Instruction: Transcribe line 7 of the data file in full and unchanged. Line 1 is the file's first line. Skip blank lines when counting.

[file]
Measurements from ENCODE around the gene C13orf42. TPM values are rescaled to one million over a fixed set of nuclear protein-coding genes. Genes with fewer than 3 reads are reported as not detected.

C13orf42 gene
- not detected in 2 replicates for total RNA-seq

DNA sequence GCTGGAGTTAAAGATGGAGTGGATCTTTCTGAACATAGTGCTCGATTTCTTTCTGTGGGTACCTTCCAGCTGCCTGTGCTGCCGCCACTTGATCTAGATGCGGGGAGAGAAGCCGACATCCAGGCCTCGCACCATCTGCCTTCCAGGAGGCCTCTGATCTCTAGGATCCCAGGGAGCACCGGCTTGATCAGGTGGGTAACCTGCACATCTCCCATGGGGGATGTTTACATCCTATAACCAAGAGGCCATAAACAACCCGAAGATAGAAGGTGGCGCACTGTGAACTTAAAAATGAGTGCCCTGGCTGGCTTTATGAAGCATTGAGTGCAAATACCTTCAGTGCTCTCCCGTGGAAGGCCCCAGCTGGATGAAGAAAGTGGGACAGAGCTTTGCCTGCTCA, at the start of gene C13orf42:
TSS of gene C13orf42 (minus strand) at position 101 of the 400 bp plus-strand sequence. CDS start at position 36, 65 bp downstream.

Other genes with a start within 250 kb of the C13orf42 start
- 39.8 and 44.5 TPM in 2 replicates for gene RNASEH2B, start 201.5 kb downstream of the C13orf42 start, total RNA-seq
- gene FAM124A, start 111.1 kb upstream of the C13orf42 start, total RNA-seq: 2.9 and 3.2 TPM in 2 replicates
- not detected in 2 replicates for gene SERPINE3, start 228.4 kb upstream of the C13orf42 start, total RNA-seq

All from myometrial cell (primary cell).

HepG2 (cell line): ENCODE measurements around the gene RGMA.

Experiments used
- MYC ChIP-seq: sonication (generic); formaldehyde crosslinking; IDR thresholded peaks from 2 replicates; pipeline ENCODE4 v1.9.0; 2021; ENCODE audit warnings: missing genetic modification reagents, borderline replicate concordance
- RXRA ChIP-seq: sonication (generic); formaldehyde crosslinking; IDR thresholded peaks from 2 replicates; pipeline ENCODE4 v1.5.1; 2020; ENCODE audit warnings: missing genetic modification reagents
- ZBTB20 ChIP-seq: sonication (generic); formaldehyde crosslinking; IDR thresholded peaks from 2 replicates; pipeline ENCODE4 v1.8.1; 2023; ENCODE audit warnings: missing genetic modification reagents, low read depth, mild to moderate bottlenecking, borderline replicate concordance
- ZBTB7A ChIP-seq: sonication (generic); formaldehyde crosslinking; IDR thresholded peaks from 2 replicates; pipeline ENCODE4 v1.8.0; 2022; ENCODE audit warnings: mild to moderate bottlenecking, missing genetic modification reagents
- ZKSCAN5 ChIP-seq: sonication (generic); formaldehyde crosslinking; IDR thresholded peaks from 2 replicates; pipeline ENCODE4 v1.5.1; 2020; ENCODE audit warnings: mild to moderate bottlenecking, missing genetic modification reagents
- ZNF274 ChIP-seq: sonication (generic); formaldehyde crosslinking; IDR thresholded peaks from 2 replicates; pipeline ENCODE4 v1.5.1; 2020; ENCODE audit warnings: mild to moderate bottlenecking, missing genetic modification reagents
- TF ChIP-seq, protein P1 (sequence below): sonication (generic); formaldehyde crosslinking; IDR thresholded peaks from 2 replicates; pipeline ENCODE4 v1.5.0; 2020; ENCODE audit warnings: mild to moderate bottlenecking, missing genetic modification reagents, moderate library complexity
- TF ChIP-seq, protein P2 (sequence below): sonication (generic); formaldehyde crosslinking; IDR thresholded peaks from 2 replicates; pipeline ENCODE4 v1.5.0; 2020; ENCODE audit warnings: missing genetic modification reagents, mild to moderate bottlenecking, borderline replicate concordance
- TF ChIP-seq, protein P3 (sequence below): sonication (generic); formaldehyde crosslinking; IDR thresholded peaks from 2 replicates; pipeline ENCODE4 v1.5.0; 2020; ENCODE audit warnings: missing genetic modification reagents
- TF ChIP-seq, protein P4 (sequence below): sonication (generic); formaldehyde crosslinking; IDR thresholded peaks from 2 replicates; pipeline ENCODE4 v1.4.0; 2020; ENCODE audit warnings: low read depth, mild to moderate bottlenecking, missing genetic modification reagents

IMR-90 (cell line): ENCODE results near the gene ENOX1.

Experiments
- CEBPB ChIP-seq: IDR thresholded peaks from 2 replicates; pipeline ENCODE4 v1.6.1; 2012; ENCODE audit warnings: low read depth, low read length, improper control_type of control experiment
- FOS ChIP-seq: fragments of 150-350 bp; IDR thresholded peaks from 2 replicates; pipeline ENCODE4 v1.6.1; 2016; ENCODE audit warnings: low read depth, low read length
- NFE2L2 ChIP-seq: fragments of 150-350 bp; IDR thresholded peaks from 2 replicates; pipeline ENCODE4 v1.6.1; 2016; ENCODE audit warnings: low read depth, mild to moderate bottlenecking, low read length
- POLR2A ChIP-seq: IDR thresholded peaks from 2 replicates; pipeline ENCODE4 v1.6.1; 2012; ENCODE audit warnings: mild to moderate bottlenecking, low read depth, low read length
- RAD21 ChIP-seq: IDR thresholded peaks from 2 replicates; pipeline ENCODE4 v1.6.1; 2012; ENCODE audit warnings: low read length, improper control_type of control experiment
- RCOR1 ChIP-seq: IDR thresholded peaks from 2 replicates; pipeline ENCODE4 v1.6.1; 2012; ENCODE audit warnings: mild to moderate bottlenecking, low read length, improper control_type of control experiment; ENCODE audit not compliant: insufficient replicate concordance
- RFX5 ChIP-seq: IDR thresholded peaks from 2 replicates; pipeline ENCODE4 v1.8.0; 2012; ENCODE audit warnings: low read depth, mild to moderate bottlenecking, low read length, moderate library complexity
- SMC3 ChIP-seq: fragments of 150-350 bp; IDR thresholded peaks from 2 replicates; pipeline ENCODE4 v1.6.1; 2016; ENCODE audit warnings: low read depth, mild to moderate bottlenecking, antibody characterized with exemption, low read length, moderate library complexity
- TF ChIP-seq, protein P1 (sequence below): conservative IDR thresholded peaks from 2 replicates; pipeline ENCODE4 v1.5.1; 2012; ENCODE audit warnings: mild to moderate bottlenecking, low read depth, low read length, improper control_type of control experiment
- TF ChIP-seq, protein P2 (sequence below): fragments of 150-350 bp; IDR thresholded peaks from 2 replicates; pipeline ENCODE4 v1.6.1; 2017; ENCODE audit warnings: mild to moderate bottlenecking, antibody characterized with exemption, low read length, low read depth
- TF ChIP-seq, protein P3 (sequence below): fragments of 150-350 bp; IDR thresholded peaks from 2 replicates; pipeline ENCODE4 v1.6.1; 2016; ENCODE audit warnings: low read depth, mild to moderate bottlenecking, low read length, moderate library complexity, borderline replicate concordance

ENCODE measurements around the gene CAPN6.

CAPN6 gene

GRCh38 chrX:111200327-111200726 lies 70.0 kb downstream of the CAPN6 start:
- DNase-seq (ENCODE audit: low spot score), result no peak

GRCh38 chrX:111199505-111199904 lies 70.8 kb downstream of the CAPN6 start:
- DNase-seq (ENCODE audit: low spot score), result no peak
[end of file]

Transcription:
- 39.8 and 44.5 TPM in 2 replicates for gene RNASEH2B, start 201.5 kb downstream of the C13orf42 start, total RNA-seq